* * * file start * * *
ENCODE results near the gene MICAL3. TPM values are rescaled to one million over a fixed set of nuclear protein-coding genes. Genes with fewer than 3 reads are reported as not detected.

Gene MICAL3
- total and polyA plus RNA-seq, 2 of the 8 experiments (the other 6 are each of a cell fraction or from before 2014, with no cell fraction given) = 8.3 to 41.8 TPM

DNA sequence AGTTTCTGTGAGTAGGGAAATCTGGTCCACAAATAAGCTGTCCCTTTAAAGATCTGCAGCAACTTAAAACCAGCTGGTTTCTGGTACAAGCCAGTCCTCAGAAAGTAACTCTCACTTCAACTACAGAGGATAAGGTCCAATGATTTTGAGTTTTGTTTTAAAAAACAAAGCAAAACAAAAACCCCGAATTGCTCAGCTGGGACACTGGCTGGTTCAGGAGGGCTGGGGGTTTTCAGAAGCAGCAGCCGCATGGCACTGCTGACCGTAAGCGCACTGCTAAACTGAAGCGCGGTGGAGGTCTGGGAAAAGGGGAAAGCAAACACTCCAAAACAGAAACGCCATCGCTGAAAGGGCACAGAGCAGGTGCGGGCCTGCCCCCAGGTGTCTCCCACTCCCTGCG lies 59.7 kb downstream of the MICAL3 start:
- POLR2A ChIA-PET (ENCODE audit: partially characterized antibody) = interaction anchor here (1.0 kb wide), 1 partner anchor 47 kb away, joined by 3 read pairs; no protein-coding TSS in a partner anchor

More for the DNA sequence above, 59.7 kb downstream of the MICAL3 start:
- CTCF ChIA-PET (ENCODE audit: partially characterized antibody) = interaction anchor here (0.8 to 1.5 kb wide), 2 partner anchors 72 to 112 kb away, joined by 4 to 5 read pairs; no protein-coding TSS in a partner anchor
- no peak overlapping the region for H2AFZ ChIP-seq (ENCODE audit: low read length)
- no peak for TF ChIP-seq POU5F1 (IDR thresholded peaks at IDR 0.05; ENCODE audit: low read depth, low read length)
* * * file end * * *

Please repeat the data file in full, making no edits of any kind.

ENCODE results near the gene MICAL3. TPM values are rescaled to one million over a fixed set of nuclear protein-coding genes. Genes with fewer than 3 reads are reported as not detected.

Gene MICAL3
- total and polyA plus RNA-seq, 2 of the 8 experiments (the other 6 are each of a cell fraction or from before 2014, with no cell fraction given) = 8.3 to 41.8 TPM

DNA sequence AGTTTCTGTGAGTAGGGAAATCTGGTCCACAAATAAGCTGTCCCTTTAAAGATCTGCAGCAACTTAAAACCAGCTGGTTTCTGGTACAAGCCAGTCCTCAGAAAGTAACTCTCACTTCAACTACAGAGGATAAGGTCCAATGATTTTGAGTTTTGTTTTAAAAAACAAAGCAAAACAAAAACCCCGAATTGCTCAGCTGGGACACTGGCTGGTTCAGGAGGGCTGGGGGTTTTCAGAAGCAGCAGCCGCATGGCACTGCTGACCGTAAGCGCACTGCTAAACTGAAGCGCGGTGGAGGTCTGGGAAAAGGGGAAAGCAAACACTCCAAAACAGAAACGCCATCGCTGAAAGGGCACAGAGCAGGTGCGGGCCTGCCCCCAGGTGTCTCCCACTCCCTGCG lies 59.7 kb downstream of the MICAL3 start:
- POLR2A ChIA-PET (ENCODE audit: partially characterized antibody) = interaction anchor here (1.0 kb wide), 1 partner anchor 47 kb away, joined by 3 read pairs; no protein-coding TSS in a partner anchor

More for the DNA sequence above, 59.7 kb downstream of the MICAL3 start:
- CTCF ChIA-PET (ENCODE audit: partially characterized antibody) = interaction anchor here (0.8 to 1.5 kb wide), 2 partner anchors 72 to 112 kb away, joined by 4 to 5 read pairs; no protein-coding TSS in a partner anchor
- no peak overlapping the region for H2AFZ ChIP-seq (ENCODE audit: low read length)
- no peak for TF ChIP-seq POU5F1 (IDR thresholded peaks at IDR 0.05; ENCODE audit: low read depth, low read length)